Centers for Enabling Technologies | Institutes | Applications and Scientific Application Partnerships

Overview of the SciDAC-2 Program

The goal of SciDAC-2 is to advance the state-of-the-art in scientific simulation by creating multi-disciplinary teams comprised of mathematicians, computer scientists and application science domain experts. The program was initiated in 2001 and has already resulted in significant new advances in the areas of astrophysics, particle accelerator design, climate, combustion, fusion, and quantum chromodynamics (QCD). The SciDAC-2 program will continue to focus on creating the next generation of scientific computing software infrastructure and has been expanded to include development of new data management and knowledge discovery tools for large data sets (from both experiments and simulation).

The overall software infrastructure vision is to create a comprehensive, portable, and fully integrated suite of tools that SciDAC application teams can use to effectively manage and utilize petascale computational resources. For example, a critical component of the future success of SciDAC is the development of new high-performance scalable algorithms for core numerical components of scientific simulation and the dissemination of those algorithms via portable high-performance libraries. To realize its vision, the SciDAC program has three tightly-coupled components:

  • Centers for Enabling Technologies (CET): large teams of researchers from multiple institutions centered around developing mathematical and computer science software with a single focus,
  • SciDAC Institutes: university-led centers of excellence that focus on long term research and collaborative software development in a given focus area, and
  • Scientific Applications: teams of application scientists, mathematicians, and computer scientists that are focused on using simulation to achieve breakthrough scientific advances in a variety of DOE mission areas that are impossible using theoretical or laboratory studies alone. Many of the mathematicians and computer scientists funded to perform research on scientific applications are funded through the associated Scientific Application Partnerships (SAP) program.

More information on the SciDAC program and the winning proposals can be found at http://www.scidac.gov.

LLNL's Participation in SciDAC

Lawrence Livermore National Laboratory scientists are participating in 7 Centers for Enabling Technologies, 1 Institute and 6 Scientific Application Partnerships. CET project areas include visualization (VACET), scalable data management (SDM), interoperable meshing/geometry tools (ITAPS), scalable linear and nonlinear solvers (TOPS), structured AMR algorithms (APDEC), component technologies (TASCS), and the earth system grid (ESG). Two of these CETs (ITAPS and ESG) are led by LLNL researchers and collectively they involve a broad cross section of Computation directorate personnel including researchers from the CASC, BACE, CADSE, and DEPCom divisions. The institute project is focused on performance engineering research and involves Computation personnel in CASC. The biggest area of expansion for LLNL personnel was in the area of applications and scientific application partnerships. Topic areas for the winning application projects include quantum simulations, astrophysics, climate, fusion, stress corrosion, and turbulence and involve personnel from Computation, DNT, E&E, and PAT.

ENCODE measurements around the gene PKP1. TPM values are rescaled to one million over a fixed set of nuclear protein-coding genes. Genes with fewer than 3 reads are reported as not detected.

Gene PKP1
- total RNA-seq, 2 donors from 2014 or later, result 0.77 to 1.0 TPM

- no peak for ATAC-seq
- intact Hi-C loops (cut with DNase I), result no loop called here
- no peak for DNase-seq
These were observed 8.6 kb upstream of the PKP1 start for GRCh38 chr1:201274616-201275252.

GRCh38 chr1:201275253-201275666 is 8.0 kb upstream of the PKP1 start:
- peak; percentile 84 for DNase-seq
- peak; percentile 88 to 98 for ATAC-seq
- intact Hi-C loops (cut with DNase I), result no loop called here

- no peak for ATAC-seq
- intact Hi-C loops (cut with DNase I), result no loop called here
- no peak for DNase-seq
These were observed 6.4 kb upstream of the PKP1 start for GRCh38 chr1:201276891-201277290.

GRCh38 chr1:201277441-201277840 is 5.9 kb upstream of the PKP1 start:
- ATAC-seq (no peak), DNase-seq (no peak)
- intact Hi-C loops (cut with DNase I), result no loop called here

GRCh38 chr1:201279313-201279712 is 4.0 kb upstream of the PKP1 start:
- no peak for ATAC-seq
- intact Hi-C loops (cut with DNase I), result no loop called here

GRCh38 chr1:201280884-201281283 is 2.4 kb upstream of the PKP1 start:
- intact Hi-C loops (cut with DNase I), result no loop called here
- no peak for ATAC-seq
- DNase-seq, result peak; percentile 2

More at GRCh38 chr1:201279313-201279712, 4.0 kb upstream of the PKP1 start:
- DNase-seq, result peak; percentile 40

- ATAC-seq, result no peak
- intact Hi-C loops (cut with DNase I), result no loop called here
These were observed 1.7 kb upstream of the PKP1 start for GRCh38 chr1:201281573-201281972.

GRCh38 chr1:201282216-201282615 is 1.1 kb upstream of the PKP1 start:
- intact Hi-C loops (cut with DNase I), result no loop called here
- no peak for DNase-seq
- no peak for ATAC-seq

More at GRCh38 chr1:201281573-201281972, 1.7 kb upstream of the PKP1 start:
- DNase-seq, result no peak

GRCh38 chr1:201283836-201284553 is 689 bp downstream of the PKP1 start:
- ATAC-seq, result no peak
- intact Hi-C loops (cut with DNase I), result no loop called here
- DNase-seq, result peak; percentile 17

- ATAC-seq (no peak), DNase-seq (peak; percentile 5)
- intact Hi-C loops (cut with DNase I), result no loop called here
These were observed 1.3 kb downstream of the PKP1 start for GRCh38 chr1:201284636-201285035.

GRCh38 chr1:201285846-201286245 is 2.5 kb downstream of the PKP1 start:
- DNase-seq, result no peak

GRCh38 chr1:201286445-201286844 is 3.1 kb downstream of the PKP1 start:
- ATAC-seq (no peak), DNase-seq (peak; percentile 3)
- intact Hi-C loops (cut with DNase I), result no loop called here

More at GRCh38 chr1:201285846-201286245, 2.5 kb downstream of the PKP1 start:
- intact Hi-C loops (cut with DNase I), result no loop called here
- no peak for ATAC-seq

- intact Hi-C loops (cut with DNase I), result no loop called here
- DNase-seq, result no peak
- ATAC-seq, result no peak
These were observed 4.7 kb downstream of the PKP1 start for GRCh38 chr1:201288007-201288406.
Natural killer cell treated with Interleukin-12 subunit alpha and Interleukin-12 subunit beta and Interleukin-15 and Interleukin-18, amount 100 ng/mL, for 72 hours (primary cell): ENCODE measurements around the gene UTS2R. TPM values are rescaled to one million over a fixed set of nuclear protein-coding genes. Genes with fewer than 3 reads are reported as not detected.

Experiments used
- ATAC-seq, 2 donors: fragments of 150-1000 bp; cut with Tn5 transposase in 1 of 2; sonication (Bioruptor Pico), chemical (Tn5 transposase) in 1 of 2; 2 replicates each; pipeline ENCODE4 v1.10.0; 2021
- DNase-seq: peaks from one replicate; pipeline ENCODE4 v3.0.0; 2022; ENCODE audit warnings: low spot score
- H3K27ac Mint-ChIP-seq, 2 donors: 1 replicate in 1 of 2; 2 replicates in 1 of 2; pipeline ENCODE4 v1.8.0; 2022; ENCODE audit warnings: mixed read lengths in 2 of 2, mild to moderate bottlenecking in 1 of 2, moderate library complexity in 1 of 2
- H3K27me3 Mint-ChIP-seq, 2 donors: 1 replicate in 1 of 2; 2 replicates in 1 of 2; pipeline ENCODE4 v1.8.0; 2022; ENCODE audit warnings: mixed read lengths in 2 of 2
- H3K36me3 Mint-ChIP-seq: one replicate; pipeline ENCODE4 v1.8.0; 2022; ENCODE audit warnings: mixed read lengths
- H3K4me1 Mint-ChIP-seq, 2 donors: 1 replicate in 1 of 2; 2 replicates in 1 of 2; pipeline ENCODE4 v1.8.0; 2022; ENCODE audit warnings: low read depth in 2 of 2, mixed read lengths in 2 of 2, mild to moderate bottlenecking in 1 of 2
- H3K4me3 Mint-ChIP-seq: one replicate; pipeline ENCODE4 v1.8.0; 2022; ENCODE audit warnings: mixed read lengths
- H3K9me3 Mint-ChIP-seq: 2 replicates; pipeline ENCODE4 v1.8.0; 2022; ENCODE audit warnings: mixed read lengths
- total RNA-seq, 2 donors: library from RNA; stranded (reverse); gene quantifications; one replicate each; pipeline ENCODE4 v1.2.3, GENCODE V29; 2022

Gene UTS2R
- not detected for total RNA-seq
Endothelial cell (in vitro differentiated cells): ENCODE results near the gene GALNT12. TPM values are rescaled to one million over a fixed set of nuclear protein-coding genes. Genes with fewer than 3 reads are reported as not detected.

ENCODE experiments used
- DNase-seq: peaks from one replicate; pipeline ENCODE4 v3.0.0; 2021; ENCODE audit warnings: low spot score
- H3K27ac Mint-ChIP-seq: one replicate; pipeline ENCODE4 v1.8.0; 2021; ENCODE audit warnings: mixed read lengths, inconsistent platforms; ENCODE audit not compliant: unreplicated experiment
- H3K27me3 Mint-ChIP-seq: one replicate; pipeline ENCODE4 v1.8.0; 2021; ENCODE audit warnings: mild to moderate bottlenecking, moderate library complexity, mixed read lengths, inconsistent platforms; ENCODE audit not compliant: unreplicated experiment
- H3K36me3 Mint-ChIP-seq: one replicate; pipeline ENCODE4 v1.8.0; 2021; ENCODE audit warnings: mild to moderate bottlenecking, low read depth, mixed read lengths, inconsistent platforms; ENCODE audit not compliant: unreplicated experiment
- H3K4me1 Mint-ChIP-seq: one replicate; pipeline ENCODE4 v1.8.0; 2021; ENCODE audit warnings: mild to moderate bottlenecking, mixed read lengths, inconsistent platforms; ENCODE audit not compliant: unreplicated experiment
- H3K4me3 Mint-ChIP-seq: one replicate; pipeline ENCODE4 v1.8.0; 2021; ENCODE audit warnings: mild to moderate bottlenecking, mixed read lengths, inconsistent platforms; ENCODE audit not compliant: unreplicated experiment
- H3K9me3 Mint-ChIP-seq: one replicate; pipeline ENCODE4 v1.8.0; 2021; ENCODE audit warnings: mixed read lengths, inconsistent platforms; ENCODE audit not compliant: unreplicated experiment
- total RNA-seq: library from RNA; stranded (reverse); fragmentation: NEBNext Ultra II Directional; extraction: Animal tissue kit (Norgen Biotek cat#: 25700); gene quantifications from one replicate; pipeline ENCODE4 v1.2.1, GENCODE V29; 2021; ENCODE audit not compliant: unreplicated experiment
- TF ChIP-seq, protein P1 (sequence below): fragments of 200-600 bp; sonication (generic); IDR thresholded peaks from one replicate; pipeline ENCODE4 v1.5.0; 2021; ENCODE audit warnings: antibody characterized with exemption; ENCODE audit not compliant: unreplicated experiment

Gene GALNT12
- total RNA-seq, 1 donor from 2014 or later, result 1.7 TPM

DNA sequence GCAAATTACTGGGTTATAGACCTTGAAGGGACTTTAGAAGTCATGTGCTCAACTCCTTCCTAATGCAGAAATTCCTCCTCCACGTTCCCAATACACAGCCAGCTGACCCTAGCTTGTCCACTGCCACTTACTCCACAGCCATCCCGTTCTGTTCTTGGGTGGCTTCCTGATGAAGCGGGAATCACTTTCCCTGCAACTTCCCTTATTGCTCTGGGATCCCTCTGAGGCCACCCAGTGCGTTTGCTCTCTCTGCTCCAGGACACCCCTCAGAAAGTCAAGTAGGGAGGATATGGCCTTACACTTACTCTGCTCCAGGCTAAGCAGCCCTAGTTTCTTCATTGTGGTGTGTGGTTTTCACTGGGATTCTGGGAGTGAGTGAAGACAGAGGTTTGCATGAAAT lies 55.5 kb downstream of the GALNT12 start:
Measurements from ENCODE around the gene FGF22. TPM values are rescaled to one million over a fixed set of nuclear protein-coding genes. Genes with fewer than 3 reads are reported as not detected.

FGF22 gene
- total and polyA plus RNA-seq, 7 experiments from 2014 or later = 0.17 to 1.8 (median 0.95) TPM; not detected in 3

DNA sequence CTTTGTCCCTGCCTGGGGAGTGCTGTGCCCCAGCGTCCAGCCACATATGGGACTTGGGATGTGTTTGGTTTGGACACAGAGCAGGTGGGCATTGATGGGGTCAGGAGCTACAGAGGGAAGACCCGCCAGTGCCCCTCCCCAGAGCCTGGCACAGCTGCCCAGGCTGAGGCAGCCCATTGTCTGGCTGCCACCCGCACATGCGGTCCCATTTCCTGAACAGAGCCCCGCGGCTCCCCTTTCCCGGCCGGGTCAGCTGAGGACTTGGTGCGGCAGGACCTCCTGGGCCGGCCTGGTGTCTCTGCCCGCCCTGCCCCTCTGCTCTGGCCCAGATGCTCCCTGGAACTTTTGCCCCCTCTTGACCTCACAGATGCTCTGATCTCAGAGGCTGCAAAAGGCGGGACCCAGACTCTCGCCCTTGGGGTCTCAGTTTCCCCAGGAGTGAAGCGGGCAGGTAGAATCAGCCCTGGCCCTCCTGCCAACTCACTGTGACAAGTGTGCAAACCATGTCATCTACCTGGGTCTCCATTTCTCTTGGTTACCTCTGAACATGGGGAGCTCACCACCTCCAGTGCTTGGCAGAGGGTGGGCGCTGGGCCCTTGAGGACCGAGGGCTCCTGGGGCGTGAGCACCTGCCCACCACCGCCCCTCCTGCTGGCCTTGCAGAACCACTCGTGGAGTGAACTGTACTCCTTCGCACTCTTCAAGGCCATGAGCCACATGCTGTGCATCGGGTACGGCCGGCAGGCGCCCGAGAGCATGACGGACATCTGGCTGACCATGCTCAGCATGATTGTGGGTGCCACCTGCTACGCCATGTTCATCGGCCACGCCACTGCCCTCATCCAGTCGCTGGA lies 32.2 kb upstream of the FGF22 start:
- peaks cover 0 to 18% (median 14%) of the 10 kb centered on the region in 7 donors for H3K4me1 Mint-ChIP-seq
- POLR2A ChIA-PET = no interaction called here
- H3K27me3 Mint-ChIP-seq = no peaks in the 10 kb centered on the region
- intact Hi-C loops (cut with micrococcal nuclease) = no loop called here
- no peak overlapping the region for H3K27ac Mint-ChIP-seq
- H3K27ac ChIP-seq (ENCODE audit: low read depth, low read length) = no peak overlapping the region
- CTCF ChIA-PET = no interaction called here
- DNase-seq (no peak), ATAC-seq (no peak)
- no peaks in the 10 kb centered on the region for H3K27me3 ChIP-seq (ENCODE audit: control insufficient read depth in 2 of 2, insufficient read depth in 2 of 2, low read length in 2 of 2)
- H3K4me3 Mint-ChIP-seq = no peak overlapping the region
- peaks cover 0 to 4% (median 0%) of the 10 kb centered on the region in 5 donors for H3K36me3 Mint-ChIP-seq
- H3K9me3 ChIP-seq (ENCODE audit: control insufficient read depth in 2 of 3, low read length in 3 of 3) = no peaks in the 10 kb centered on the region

Centers for Enabling Technologies

TASCS: Center for Technology for Advanced Scientific Component

PI: David E. Bernholdt (ORNL)

LLNL PI: Gary Kumfert

Collaborating Institutions: Argonne National Laboratory, Binghamton University, Indiana University, Lawrence Livermore National Laboratory, Los Alamos National Laboratory, Oak Ridge National Laboratory, Pacific Northwest National Laboratory, Sandia National Laboratories, Tech-X Corporation , University of Maryland, University of Utah

Description: This project will develop and extend high performance computing software component methodology through activities that focus on coupling parallel simulations, support emerging hardware and software paradigms for petascale computing, enhance software quality and robustness, and dynamically adapt applications.